The second part of the Nobel Prize, namely the invention of the CCD, is actually one that happened in a surprising and unanticipated manner, not serendipitous though. What today forms the key element in digital imaging of all kinds and is an integral component of modern-day digital cameras, videocams, medical imaging systems, astronomical telescopes and satellite imaging cameras is not what its inventors, Boyle and Smith, working at Bell Labs 40 years ago, set out to do. Their aim was to create a better electronic memory. Boyle was then the Director of the Semiconductor Device Development Laboratory, and Smith (who, incidentally, holds the record of the shortest Ph.D. thesis of just three pages at the University of Chicago) was the Department Head under Boyle, both engaged in semiconductor device development. They had been egged on by their boss and the father of transistor electronics, Jack Morton, to come up with something that can compete with the great stuff that others at Bell Labs were doing with magnetic bubbles towards developing a high capacity memory device. The heck with transistors. Try and come up with something different, Morton is supposed to have provoked them.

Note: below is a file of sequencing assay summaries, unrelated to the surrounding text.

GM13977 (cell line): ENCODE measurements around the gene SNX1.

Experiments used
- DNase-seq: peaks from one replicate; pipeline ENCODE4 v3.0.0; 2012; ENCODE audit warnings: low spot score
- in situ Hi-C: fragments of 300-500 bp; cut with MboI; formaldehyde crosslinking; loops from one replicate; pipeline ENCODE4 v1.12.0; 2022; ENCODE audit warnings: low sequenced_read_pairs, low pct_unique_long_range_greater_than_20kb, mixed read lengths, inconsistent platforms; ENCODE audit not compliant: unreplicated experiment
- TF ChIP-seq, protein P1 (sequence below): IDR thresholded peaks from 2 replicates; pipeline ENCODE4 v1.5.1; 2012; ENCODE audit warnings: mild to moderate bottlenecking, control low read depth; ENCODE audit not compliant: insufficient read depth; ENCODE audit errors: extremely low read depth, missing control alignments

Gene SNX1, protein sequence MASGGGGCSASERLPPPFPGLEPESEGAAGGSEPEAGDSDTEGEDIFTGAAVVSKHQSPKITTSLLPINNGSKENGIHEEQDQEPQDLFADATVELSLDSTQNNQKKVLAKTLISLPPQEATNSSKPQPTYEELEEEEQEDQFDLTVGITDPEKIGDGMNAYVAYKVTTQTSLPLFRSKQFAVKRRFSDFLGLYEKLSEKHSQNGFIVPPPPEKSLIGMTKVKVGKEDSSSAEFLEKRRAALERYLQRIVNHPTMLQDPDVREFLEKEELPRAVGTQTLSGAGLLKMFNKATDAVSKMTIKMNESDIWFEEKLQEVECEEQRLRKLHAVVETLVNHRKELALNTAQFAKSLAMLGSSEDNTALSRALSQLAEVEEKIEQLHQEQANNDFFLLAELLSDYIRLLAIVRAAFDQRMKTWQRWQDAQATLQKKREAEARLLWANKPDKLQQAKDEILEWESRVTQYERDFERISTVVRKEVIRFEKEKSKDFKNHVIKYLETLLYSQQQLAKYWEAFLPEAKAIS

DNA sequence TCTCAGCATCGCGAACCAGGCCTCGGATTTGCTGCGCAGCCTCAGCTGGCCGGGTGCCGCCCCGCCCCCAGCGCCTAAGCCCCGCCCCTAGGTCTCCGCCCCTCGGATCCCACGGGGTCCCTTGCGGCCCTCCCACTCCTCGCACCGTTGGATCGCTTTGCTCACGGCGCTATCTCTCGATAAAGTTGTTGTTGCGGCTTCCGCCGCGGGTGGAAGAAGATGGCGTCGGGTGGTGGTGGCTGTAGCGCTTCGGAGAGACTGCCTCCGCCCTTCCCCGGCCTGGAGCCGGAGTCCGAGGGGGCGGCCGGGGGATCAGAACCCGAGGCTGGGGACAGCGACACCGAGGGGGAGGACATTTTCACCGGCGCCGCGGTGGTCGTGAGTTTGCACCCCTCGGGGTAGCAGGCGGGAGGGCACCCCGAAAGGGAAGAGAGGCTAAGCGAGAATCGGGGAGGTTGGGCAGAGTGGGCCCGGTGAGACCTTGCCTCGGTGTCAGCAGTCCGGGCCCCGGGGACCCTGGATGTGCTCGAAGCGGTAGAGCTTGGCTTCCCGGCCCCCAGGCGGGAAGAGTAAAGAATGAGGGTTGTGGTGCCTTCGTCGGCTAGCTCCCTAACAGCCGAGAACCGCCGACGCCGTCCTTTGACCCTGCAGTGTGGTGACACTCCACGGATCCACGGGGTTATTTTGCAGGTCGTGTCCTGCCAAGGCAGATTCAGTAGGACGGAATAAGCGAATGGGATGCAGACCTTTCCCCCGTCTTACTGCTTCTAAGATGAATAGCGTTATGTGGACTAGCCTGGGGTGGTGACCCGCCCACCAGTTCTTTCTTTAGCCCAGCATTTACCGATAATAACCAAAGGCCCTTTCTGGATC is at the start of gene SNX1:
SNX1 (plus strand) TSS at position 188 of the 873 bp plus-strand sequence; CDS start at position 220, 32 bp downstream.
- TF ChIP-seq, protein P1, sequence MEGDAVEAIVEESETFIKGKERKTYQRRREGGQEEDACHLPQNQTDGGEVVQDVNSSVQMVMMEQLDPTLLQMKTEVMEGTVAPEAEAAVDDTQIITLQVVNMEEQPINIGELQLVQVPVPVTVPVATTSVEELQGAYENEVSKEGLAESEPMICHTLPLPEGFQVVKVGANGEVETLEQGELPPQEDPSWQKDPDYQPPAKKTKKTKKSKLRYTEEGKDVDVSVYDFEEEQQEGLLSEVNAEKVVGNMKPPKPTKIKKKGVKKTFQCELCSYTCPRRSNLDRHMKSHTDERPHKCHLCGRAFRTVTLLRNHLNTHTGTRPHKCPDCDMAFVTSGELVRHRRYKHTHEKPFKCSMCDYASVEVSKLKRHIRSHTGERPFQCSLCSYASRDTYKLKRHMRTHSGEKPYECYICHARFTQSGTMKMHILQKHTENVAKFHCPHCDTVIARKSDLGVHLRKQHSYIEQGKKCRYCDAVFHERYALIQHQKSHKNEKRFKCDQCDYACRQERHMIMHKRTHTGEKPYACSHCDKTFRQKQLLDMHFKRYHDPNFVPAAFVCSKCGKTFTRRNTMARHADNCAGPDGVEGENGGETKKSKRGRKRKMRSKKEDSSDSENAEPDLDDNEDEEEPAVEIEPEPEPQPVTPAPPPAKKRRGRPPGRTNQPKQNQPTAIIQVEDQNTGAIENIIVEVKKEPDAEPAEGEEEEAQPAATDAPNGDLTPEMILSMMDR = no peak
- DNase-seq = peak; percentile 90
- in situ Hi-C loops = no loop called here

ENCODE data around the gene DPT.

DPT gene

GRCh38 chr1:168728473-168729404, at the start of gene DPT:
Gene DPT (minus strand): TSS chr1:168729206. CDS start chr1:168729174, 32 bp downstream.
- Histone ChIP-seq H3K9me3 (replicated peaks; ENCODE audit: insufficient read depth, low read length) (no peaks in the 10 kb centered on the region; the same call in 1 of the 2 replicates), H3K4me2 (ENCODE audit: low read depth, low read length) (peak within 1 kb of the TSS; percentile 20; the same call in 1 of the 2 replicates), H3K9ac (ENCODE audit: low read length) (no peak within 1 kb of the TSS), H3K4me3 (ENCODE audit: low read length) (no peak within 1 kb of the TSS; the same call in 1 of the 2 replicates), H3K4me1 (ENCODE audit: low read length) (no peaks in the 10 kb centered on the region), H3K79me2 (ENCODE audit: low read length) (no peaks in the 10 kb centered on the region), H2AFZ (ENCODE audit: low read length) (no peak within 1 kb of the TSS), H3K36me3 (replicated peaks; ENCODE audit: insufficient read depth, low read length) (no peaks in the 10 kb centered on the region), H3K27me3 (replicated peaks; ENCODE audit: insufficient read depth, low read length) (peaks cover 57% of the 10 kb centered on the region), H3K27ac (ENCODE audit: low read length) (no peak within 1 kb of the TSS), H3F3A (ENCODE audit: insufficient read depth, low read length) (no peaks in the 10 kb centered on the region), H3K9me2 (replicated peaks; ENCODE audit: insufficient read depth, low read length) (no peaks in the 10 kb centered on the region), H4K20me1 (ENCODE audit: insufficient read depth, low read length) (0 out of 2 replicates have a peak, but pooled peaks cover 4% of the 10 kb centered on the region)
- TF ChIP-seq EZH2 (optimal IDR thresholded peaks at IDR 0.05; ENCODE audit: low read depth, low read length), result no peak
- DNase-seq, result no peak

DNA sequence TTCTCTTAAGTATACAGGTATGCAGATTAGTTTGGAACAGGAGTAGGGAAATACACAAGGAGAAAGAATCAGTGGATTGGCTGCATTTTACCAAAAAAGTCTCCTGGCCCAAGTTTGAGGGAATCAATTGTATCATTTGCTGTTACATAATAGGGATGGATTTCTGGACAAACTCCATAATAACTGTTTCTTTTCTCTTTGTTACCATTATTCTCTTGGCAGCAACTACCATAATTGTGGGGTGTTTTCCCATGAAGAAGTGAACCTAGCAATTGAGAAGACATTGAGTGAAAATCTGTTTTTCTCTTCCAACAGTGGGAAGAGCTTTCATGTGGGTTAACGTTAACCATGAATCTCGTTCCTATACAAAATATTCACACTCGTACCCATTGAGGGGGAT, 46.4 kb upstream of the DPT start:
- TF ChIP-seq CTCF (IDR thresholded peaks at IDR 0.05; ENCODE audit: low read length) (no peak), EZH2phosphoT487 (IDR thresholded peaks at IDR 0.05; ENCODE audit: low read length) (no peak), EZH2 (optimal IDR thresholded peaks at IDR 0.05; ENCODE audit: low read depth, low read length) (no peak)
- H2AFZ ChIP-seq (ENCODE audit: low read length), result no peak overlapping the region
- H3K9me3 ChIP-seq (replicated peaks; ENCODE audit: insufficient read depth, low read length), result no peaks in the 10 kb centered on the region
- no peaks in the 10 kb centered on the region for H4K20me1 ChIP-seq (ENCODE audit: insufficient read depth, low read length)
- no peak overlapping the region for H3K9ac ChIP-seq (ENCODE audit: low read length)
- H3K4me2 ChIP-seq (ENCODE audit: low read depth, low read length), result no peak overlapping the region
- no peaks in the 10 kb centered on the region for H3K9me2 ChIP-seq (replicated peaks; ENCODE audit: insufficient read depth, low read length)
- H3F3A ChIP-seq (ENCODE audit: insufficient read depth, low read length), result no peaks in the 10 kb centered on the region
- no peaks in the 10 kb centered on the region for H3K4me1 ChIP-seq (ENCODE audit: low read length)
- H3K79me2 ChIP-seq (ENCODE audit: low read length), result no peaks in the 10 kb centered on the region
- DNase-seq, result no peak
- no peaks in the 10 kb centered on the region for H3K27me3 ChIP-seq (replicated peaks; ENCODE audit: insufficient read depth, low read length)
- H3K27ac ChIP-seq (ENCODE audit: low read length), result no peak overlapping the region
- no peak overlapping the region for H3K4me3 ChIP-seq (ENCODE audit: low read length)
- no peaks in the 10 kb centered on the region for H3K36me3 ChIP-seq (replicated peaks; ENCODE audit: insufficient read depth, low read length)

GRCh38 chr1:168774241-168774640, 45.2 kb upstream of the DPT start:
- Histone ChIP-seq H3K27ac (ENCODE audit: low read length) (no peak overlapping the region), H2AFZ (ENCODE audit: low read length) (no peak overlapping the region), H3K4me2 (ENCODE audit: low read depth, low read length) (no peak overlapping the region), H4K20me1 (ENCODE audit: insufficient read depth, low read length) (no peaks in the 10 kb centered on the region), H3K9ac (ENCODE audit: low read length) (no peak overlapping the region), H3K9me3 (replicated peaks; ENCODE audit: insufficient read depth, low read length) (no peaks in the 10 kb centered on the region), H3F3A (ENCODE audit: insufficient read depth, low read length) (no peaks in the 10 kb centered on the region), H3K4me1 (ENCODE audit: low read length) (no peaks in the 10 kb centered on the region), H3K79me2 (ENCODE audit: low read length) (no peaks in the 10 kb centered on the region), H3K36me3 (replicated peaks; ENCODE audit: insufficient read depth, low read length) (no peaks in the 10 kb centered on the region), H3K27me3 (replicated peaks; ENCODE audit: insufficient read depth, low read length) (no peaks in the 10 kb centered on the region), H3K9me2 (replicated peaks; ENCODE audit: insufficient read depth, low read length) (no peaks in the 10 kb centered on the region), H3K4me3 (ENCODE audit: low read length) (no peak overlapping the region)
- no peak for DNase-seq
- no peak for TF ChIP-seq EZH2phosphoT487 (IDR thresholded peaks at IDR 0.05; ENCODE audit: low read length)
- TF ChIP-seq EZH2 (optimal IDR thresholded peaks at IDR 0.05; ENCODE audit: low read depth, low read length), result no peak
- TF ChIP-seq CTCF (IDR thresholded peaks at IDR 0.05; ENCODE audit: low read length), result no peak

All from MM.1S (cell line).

In a recent review, Smith says: Jack Morton was anxious to speed up the development of magnetic bubbles as a major memory technology and was planning to transfer funds from Bills division to the other where the bubble work was being done. Magnetic bubble memory uses a thin film of a magnetic material to hold small magnetised areas, known as bubbles, each of which stores one bit of data. To escape the threat held out by their boss, Boyle and Smith apparently got together on the afternoon of October 17, 1969. In a discussion lasting not more than an hour, writes Smith, the basic structure of the CCD was sketched out on the blackboard, the principles of operation were defined and some preliminary ideas concerning applications were developed.